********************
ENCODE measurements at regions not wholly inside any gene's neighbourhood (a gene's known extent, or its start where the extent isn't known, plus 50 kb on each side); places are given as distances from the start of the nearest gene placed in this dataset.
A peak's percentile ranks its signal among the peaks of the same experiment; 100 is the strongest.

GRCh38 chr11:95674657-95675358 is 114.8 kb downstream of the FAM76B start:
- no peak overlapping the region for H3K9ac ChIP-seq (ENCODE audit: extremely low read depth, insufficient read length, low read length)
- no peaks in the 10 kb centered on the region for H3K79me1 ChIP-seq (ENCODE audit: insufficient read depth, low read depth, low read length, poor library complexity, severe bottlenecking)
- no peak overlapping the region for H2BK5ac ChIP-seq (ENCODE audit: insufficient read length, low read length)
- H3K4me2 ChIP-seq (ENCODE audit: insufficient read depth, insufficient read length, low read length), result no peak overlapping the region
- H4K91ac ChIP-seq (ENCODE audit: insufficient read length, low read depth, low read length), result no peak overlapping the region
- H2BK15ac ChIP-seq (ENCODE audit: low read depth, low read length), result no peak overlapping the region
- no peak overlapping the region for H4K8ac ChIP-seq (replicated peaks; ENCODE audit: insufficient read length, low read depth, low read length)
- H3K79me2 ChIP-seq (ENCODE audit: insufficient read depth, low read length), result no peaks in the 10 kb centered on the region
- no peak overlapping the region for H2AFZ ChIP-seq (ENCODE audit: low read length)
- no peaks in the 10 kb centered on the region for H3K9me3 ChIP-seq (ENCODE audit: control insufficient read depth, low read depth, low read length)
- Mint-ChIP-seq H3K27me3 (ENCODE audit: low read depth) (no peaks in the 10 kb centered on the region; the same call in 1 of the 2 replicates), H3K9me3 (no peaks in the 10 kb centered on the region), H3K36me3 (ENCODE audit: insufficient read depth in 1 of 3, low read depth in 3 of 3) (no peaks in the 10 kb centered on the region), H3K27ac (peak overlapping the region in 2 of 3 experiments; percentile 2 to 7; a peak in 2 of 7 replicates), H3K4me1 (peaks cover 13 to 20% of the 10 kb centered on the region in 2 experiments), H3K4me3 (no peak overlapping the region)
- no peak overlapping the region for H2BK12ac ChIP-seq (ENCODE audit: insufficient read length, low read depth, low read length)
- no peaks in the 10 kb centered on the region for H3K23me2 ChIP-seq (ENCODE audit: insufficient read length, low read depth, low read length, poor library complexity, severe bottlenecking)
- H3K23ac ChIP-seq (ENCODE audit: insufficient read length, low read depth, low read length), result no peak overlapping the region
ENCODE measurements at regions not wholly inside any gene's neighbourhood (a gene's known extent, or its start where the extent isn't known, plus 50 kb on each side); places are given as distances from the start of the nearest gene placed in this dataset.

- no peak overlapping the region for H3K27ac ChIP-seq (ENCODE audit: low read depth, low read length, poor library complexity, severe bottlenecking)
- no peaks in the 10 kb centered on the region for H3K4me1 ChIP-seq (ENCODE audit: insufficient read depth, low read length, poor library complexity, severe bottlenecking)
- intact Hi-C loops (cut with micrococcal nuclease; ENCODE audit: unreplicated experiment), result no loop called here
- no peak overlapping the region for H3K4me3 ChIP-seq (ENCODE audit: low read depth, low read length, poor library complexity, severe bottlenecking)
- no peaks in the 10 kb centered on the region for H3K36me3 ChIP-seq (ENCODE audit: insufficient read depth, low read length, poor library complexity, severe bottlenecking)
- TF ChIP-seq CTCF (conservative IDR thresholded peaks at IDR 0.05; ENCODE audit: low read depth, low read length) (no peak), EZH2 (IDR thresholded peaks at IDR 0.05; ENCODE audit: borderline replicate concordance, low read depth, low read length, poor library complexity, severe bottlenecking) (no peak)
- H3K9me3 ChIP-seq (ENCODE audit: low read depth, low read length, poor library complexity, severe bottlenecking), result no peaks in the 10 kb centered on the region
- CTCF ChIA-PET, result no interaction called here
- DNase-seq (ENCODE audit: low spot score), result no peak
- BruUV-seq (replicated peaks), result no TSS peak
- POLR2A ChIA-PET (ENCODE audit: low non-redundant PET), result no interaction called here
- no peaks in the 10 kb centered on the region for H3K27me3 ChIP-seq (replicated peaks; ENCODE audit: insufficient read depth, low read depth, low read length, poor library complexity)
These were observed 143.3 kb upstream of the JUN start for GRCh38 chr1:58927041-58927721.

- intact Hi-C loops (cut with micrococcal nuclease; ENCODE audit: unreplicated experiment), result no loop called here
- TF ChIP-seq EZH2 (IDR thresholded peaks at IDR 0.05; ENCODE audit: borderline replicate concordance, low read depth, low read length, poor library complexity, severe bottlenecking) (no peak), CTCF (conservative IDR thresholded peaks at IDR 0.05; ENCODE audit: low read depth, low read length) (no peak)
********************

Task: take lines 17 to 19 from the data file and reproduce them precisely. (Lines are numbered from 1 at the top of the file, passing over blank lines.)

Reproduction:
- H3K23ac ChIP-seq (ENCODE audit: insufficient read length, low read depth, low read length), result no peak overlapping the region
ENCODE measurements at regions not wholly inside any gene's neighbourhood (a gene's known extent, or its start where the extent isn't known, plus 50 kb on each side); places are given as distances from the start of the nearest gene placed in this dataset.

- no peak overlapping the region for H3K27ac ChIP-seq (ENCODE audit: low read depth, low read length, poor library complexity, severe bottlenecking)